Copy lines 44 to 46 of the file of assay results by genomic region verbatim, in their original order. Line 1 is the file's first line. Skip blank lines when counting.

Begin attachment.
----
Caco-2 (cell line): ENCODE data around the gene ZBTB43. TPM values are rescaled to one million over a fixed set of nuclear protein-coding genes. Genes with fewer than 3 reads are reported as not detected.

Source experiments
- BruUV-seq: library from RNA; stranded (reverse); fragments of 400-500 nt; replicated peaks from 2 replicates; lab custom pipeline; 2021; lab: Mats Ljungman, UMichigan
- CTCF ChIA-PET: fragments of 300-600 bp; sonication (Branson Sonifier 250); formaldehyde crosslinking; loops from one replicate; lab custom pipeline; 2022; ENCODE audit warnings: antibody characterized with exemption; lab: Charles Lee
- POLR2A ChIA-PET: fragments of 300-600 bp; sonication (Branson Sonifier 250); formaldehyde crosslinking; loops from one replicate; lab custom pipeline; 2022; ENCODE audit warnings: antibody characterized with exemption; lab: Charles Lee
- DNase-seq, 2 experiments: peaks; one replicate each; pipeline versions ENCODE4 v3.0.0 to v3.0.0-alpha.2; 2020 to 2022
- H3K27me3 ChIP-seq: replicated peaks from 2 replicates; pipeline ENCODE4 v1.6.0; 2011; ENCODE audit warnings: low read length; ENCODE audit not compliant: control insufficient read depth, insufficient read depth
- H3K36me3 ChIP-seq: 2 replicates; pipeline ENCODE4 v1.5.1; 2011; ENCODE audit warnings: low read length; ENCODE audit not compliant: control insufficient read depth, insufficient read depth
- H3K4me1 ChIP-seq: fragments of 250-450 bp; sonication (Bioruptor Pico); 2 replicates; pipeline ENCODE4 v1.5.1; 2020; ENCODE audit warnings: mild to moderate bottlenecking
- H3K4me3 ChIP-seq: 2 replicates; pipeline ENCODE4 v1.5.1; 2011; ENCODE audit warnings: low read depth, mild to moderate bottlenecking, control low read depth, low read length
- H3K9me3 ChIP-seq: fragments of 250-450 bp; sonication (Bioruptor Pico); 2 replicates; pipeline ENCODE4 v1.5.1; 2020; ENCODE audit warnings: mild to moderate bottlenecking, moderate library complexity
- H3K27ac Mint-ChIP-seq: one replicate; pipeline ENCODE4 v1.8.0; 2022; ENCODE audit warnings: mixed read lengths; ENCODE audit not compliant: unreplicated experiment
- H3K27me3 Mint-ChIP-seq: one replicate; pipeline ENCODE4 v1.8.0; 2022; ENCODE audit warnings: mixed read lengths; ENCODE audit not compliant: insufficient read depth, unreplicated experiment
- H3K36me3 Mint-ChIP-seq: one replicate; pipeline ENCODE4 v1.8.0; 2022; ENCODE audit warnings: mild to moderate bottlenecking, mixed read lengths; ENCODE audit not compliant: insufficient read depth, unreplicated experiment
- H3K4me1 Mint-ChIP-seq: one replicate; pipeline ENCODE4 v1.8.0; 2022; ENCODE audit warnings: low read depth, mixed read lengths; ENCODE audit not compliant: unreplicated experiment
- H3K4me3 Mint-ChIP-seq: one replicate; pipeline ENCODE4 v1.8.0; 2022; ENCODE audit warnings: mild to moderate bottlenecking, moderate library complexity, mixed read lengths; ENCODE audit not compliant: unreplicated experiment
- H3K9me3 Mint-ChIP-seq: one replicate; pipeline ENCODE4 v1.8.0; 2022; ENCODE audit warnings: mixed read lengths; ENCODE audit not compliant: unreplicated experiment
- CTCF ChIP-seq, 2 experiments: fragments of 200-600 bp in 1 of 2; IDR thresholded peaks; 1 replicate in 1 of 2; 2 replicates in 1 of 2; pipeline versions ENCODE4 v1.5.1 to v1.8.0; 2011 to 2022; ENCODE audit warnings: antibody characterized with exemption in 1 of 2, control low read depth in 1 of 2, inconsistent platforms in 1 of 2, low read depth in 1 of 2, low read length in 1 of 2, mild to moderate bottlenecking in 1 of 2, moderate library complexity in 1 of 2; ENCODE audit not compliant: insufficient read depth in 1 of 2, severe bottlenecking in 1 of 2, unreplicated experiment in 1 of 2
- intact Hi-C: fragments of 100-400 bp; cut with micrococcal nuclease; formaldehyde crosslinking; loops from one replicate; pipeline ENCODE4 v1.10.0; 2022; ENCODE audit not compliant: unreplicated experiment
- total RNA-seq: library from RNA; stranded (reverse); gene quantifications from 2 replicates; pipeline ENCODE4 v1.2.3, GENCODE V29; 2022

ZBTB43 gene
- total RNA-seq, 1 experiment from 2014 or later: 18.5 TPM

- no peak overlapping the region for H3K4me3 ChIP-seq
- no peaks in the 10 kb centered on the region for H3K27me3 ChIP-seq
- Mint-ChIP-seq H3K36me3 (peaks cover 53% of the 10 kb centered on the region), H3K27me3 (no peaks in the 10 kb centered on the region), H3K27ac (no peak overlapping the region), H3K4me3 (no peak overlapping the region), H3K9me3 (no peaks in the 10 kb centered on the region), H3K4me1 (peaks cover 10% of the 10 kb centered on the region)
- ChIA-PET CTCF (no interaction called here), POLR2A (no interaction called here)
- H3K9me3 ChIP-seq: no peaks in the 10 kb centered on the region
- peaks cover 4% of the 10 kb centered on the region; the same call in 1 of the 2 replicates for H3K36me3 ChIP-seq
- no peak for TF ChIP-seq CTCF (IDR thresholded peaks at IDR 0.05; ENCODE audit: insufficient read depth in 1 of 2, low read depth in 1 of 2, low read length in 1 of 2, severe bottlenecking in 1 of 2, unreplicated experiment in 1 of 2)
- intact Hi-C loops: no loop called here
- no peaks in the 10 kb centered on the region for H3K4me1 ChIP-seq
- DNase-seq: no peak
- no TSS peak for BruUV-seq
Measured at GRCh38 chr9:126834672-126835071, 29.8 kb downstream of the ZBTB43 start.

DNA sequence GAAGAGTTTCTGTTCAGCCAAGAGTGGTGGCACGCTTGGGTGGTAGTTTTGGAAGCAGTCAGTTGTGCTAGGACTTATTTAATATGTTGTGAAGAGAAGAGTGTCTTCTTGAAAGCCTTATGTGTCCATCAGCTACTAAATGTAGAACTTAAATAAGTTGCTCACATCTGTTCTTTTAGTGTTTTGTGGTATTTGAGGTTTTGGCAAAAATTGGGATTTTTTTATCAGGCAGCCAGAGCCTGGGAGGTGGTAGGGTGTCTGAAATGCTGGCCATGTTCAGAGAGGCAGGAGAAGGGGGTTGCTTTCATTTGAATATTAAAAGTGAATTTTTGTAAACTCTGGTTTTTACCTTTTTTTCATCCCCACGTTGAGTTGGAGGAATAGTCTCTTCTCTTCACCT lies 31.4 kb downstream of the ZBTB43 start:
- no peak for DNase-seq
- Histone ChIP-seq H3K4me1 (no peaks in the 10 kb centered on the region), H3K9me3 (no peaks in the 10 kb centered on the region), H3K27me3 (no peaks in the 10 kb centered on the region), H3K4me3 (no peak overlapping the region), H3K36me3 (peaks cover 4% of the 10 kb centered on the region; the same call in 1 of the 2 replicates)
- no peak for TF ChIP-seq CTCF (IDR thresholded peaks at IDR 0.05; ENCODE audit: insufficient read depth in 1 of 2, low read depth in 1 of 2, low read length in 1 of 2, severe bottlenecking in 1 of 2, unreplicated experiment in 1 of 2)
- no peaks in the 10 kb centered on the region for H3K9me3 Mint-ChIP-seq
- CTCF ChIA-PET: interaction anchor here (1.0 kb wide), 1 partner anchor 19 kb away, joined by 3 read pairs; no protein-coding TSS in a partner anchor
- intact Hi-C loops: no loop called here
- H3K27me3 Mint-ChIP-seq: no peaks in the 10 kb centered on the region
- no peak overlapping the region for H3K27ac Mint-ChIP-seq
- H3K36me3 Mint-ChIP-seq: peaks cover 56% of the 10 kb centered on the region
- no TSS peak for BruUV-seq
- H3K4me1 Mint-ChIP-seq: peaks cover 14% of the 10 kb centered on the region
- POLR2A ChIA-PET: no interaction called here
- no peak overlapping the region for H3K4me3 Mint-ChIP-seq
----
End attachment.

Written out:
- H3K36me3 Mint-ChIP-seq: peaks cover 56% of the 10 kb centered on the region
- no TSS peak for BruUV-seq
- H3K4me1 Mint-ChIP-seq: peaks cover 14% of the 10 kb centered on the region